The Guilt from Mental Illness

the word "blame' written as hands pointing fingers at a head silhouette showing the brain

Plenty of people try to make you feel guilty for not functioning well regardless of your mental illness. What they don’t know is that you already feel guilty for not doing well. Not succeeding at being normal. There’s a guilt from mental illness that isn’t talked about enough.

Mine is strongest when my depression and/or anxiety have affected my work or people I care about.

  • Not being able to focus or think well enough to be as productive as I should be at work
  • Not having the emotional strength or courage to face social gatherings
  • Not having the control or calm to return texts or answer calls

I struggle most with exhaustion, focus/thinking problems, and unreliable emotional extremes. One of the things that makes those symptoms worse is interacting with other people, especially in person. So when my problems are peaking, I hide away from other people. I stop socializing and avoid gatherings as much as possible. Because…

  1. seeing people is exhausting at all times for me, and I don’t have the spare energy to make it through pretending to be well on top of that.
  2. And the things people talk about and the stuff going on right now aggravate my problems, so I leave social gatherings feeling even more depressed, upset, anxious, and/or suicidal. It’s hard enough to deal with normal levels of depression and anxiety without amping them up!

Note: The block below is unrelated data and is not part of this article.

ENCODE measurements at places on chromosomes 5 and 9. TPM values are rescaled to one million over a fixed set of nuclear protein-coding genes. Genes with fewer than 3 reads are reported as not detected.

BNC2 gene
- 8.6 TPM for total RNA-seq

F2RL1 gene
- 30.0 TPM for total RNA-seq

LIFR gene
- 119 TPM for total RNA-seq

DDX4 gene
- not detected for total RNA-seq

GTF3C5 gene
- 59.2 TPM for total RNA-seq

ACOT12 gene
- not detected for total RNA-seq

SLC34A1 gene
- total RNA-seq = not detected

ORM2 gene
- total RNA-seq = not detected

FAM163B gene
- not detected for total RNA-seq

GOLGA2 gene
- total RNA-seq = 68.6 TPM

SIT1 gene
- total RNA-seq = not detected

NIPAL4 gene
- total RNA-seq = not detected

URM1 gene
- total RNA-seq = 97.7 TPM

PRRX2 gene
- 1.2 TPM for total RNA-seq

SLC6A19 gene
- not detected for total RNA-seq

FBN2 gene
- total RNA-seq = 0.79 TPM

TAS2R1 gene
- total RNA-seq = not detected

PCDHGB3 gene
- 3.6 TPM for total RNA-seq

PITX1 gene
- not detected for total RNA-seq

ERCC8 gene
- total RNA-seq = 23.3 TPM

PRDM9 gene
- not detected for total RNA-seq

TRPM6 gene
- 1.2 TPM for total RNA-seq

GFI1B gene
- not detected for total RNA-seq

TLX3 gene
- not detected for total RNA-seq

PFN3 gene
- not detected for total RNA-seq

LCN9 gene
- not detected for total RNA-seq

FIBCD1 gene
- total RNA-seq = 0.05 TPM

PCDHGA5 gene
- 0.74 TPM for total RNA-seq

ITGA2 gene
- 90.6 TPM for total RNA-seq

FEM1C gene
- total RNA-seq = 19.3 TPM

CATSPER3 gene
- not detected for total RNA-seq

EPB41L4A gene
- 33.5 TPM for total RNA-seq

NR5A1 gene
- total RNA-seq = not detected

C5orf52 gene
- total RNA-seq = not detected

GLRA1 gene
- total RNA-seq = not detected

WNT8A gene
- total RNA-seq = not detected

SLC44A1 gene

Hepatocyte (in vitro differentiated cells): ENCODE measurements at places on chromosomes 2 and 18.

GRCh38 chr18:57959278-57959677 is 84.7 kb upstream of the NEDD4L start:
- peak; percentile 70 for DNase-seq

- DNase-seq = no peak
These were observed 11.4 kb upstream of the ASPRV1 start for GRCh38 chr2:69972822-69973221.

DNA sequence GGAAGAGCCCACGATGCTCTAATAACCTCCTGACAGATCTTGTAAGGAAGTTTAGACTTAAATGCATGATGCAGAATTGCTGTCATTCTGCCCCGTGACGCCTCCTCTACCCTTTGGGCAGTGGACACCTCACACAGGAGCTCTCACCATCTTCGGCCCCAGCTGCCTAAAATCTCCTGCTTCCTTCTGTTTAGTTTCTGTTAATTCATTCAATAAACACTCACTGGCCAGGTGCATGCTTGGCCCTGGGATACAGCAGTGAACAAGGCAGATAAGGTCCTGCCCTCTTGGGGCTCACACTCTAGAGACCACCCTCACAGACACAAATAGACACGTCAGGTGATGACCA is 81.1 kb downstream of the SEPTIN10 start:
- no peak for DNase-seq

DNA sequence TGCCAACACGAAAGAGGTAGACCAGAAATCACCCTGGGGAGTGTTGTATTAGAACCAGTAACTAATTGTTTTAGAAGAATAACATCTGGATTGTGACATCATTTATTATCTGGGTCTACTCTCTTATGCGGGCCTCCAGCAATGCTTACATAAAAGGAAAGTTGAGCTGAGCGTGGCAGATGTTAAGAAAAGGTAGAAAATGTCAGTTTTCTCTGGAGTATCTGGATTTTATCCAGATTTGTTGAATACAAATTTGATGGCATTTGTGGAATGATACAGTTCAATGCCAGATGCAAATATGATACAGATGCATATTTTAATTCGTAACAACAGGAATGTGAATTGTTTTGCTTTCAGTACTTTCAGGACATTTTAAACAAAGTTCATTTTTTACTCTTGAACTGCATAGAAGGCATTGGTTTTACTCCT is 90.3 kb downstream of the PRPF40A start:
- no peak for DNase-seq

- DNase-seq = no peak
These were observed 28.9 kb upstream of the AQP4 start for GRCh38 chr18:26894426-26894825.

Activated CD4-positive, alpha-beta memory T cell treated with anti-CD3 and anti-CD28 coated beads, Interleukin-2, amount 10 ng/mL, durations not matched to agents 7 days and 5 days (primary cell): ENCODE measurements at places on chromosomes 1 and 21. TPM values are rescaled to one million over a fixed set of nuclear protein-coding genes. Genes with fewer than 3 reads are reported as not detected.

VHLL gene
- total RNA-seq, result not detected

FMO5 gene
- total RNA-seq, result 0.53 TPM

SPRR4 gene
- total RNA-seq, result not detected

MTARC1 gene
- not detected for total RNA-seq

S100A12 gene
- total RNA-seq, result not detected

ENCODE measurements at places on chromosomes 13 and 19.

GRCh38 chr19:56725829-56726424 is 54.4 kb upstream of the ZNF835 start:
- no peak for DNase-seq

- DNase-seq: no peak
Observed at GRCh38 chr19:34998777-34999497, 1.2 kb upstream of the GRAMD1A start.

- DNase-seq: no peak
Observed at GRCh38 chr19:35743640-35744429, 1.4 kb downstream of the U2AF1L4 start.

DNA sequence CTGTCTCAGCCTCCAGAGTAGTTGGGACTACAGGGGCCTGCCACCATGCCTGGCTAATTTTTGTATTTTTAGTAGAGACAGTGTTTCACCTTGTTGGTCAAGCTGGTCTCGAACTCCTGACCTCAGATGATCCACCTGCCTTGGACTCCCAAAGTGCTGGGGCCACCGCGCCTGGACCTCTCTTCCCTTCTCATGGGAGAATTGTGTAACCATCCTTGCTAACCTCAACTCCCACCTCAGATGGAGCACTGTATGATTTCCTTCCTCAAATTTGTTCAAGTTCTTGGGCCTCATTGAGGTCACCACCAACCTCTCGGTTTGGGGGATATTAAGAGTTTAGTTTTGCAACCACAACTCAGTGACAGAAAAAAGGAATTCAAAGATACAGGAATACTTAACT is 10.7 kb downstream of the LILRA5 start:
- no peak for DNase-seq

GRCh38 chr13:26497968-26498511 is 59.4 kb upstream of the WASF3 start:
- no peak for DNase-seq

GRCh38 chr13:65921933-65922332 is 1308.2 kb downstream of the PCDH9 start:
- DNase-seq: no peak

It’s not that I don’t miss people or don’t want to do things – or not all of me doesn’t. That’s the real problem.

A mind suffering from a mental illness is like a country at war. Different factions struggle for different goals, but so long as the depression/anxiety party holds control, the things the others cry to do don’t happen.

But that lack of control spurs the guilt. I’m supposed to be in control of my mind and my body. And because I can’t, I’m letting other people down. I’m abandoning friends and family by not socializing with them. I’m letting down my coworkers and managers by not getting as much done as I should. I’m not doing the things at home that I should do to be a responsible adult.

Shoulds and supposed tos are really, really, incredibly good at causing guilt. And I have yet to meet a person with mental illness who doesn’t have a bag full of them.

So I guess what I’m saying is that guilt from mental illness is built in. Resist deliberately adding to it.

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